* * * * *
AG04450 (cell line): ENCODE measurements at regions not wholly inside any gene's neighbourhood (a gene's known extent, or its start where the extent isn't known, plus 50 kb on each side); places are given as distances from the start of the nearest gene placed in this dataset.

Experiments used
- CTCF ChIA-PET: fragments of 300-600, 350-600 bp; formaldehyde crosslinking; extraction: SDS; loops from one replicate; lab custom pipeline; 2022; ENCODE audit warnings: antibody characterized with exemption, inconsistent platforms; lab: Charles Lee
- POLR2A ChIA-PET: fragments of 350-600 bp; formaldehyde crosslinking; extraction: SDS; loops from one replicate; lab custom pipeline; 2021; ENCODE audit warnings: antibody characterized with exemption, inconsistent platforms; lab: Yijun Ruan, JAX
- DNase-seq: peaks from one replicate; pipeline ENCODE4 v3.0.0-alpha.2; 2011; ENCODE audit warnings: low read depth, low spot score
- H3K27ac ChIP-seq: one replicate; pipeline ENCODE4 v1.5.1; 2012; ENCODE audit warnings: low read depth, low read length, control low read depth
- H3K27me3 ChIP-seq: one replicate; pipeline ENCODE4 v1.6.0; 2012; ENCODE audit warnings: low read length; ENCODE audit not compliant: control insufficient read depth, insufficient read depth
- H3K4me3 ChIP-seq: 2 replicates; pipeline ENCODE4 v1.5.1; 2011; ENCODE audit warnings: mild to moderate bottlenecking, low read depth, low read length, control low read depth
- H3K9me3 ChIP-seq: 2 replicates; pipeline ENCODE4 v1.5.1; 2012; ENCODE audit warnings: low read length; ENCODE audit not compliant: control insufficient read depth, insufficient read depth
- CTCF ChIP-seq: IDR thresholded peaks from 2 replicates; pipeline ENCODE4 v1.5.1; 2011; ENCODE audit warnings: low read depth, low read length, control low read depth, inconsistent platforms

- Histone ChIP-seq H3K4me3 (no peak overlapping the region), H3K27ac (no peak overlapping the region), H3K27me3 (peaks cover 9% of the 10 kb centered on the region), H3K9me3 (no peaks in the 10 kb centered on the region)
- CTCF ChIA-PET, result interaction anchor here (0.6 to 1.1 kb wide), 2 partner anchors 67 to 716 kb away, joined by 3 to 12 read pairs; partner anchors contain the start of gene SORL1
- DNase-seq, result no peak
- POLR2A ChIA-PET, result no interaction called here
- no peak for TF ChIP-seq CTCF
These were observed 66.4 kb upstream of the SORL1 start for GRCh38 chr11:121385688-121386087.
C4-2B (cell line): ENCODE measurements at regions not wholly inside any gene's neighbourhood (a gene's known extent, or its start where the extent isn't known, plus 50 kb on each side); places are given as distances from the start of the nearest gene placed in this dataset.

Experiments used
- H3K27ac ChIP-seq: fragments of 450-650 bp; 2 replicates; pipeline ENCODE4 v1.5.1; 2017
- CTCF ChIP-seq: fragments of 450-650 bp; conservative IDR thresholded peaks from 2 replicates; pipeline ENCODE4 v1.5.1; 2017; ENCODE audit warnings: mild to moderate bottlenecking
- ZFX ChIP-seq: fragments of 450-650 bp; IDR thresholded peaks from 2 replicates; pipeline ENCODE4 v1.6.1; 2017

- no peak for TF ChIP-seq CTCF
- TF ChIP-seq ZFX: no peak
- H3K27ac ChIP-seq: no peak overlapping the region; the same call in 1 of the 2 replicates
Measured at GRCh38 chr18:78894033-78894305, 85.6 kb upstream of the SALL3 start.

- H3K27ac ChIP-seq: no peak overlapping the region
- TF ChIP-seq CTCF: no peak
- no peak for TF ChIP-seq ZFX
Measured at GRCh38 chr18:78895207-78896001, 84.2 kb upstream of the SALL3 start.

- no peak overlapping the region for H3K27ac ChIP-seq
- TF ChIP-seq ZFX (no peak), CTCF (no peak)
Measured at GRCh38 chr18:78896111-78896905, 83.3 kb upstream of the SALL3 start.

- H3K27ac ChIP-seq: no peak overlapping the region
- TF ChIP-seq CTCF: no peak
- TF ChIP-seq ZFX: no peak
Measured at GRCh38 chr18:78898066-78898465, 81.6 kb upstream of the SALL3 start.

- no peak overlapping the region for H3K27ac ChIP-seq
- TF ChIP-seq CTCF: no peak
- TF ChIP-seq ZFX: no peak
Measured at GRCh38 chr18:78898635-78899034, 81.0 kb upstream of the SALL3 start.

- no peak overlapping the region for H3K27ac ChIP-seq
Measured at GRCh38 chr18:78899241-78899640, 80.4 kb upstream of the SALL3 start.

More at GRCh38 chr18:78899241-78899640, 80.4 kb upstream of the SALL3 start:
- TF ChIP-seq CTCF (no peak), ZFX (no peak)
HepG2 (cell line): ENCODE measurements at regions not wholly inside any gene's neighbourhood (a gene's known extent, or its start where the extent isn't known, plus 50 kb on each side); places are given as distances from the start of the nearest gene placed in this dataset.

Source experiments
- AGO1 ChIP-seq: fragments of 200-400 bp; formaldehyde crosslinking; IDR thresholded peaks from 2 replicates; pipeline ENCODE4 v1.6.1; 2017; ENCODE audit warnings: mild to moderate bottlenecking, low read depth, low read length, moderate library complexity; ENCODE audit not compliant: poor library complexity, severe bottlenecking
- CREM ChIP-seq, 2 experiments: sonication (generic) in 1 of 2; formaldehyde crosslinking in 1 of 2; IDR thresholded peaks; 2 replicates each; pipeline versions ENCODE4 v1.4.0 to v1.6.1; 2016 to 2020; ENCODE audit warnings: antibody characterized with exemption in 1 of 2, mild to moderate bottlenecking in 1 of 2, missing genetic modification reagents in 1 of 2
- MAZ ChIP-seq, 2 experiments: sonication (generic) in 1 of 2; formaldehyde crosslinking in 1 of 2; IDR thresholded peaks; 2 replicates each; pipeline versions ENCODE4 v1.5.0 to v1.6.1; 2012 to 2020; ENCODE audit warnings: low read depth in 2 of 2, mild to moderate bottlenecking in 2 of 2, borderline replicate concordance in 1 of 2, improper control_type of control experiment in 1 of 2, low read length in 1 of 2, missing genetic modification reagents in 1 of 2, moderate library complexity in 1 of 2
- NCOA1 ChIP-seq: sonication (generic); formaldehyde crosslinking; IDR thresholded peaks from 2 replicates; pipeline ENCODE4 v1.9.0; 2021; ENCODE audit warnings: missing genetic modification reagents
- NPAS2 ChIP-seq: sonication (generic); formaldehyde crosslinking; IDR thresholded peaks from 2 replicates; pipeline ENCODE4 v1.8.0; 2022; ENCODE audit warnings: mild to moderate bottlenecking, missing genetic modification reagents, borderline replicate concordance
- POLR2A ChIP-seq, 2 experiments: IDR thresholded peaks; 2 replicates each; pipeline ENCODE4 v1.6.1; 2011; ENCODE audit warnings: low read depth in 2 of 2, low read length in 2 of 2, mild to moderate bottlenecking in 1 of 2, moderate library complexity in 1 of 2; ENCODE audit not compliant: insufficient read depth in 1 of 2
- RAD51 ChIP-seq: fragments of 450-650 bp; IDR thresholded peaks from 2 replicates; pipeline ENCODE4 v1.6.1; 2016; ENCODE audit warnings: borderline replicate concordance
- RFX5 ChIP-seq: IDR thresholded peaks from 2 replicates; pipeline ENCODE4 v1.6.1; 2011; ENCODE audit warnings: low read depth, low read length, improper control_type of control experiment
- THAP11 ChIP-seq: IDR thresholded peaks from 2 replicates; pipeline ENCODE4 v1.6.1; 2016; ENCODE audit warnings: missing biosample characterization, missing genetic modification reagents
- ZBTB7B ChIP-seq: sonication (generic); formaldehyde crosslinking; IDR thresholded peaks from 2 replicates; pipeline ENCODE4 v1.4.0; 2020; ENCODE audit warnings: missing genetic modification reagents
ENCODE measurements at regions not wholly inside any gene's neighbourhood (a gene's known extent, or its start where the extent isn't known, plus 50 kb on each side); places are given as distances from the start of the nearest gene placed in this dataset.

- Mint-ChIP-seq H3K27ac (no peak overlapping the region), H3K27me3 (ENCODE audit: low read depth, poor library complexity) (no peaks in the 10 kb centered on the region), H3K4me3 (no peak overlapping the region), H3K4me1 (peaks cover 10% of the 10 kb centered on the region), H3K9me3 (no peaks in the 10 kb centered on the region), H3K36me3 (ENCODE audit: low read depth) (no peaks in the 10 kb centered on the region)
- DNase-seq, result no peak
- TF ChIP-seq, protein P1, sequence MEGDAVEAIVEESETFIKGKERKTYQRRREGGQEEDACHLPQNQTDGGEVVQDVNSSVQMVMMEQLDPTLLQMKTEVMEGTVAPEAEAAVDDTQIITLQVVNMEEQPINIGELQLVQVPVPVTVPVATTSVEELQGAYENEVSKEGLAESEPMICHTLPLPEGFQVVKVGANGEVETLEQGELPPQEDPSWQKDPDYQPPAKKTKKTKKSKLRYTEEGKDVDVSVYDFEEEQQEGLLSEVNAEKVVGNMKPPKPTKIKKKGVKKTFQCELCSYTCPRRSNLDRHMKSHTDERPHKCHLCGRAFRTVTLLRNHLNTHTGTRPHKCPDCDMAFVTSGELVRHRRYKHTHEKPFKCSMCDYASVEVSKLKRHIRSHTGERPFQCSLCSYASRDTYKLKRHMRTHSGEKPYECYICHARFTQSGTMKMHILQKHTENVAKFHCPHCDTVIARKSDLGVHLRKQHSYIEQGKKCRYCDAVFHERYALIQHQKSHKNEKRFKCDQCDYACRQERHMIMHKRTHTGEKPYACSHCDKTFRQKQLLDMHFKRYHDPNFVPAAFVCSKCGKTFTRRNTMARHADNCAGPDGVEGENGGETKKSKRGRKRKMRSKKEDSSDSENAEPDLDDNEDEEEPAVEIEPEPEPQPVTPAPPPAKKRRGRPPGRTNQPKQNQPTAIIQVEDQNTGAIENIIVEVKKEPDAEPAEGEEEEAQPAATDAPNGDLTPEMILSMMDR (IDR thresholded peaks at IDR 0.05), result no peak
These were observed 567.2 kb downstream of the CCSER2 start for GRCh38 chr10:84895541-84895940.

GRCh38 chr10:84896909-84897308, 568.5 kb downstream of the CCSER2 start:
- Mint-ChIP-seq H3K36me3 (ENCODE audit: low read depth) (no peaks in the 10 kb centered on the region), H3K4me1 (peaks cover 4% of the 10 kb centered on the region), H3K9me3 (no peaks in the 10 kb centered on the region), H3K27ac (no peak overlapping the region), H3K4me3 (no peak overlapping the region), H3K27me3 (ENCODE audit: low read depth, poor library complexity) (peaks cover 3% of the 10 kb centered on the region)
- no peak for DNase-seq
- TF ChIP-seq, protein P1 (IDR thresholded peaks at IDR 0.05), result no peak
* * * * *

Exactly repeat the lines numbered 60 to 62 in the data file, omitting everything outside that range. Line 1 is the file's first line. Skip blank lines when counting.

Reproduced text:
- TF ChIP-seq, protein P1, sequence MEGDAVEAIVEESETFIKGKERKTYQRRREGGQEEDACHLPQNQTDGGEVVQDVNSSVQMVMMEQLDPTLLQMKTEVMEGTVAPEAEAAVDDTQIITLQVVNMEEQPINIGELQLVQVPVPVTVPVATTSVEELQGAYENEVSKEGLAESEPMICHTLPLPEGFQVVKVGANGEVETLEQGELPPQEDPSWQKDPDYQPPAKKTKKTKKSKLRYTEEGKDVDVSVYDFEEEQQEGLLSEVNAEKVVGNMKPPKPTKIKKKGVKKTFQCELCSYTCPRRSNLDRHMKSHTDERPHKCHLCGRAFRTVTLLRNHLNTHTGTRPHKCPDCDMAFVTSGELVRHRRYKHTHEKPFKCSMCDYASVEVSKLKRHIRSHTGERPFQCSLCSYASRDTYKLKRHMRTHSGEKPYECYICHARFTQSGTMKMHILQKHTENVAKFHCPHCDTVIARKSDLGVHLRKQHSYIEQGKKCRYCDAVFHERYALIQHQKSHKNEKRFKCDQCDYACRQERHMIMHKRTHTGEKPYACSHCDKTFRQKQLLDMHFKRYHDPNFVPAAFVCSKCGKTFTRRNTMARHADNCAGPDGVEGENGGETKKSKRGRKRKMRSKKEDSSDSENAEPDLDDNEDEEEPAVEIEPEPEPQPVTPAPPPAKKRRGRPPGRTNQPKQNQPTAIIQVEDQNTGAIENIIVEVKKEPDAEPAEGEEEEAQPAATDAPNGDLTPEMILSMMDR (IDR thresholded peaks at IDR 0.05), result no peak
These were observed 567.2 kb downstream of the CCSER2 start for GRCh38 chr10:84895541-84895940.

GRCh38 chr10:84896909-84897308, 568.5 kb downstream of the CCSER2 start: